After crashing out of the timestream, the team finds themselves stranded in Star City in the year 2046. But this isn’t the Star City that any of them remember. Ray’s name is gone from the Palmer Tech building, replaced by “Smoak.” Around them, the city burns. At least there is still a Green Arrow trying to take the city back, but that isn’t Oliver Queen under the hood.
Rip is adamant that this is just a potential future. It is not set in stone. Once the Waverider is repaired–a job he assigns to Stein, Jax, Kendra, and Ray–and Gideon is back online, they can get out of here and get on with their mission of stopping Vandal Savage. In order to do so, they’ll need a device that Ray’s company was working on back in 2016, which Felicity should have perfected by 2046. Rip has just the two for the job in Snart and Mick, but Sara isn’t going to just sit on the sidelines as the city that used to be her home falls to ruin.
Rip has been talking about being careful with changing the timeline. Sometimes, the actions you take to stop a particular outcome are the very actions that lead to that outcome taking place. To illustrate, we have Jax’s crush on Kendra. When Ray and Kendra pair off to work on the ship, Jax gets jealous and Stein can feel it, being psychically linked with the other half of Firestorm. Stein tells Jax to have a little confidence in himself.
So, Jax makes a little one-on-one time with Kendra. Meanwhile, Stein goes to ask Ray what his intentions are as they relate to Kendra. Ray tells Stein he hasn’t thought about Kendra romantically. Stein walks away satisfied, but in asking the question of Ray, Stein has inadvertently planted the seed. Now Ray is thinking about Kendra in that way, which leads to Ray asking Kendra for a drink and striking out.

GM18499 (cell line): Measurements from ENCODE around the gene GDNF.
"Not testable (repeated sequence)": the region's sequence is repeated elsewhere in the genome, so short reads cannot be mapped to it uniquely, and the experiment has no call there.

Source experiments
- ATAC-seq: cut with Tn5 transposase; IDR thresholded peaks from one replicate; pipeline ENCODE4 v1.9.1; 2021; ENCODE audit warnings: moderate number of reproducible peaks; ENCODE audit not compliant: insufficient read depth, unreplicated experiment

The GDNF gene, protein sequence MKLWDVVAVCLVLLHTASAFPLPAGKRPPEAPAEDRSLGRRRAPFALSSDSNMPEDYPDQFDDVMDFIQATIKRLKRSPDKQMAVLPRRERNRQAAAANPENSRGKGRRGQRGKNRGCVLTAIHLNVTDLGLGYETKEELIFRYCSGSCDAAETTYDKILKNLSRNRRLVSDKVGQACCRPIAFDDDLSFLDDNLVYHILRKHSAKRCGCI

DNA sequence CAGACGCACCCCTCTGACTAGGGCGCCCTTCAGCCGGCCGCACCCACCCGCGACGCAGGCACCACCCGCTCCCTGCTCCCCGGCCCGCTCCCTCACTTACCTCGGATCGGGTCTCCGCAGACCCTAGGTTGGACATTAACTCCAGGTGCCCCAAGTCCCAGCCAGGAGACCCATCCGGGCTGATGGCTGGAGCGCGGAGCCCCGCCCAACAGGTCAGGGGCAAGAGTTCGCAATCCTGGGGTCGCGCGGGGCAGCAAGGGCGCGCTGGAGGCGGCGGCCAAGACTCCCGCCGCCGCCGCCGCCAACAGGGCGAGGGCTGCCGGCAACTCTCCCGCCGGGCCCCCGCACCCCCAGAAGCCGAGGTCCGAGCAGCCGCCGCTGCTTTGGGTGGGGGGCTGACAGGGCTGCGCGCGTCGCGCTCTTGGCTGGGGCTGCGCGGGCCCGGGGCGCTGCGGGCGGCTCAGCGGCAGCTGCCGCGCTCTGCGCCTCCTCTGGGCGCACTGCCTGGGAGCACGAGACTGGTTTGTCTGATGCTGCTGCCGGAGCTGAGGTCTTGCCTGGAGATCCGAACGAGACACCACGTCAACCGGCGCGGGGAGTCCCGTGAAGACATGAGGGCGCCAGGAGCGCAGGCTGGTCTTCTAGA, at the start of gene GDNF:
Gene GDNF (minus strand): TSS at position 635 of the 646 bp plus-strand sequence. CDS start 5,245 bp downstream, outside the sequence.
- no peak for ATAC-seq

If only Rip had taken his own advice. In attempting to stop Savage, thus saving his own wife and child (along with the rest of the world… that’s important, too), Rip has given Savage every piece of information and all the motivation that Savage needs to hunt down Rip’s family and kill them. Rip has created the future he is trying to avoid. Remember Savage’s words to Rip’s son in the series premiere? Savage killing Rip’s family is because of Rip’s actions to try and stop Savage.
Sara, meanwhile, is having a hard time with this version of the future. The only way Star City could wind up like this is if her sister and father were dead, which is confirmed when Sara and Rip are led to the old Team Arrow HQ to retrieve the device to reboot Gideon. How fitting that the information comes from another ghost, Oliver Queen.
(Aside: this version of Green Arrow goes by the name Connor Hawke because he doesn’t feel he’s earned the right to call himself by his real name–by his father’s name–John Diggle, Jr. Love it!)
As the repairs to the ship are underway and the device they need is secured, Mick decides that he’d rather stick around and be king of these criminal gangs that run Star City. These are his kind of people, doing his kind of work. They’re setting the fires and watching the world burn. That’s all Mick has ever wanted. Snart tries to reason with Mick. (Another aside: I really can’t wait for Snart and Mick to get back to Central City and put the Rogues together. This is the leader I want Snart to be.) Mick’s having none of it. He has found his tribe. This is home.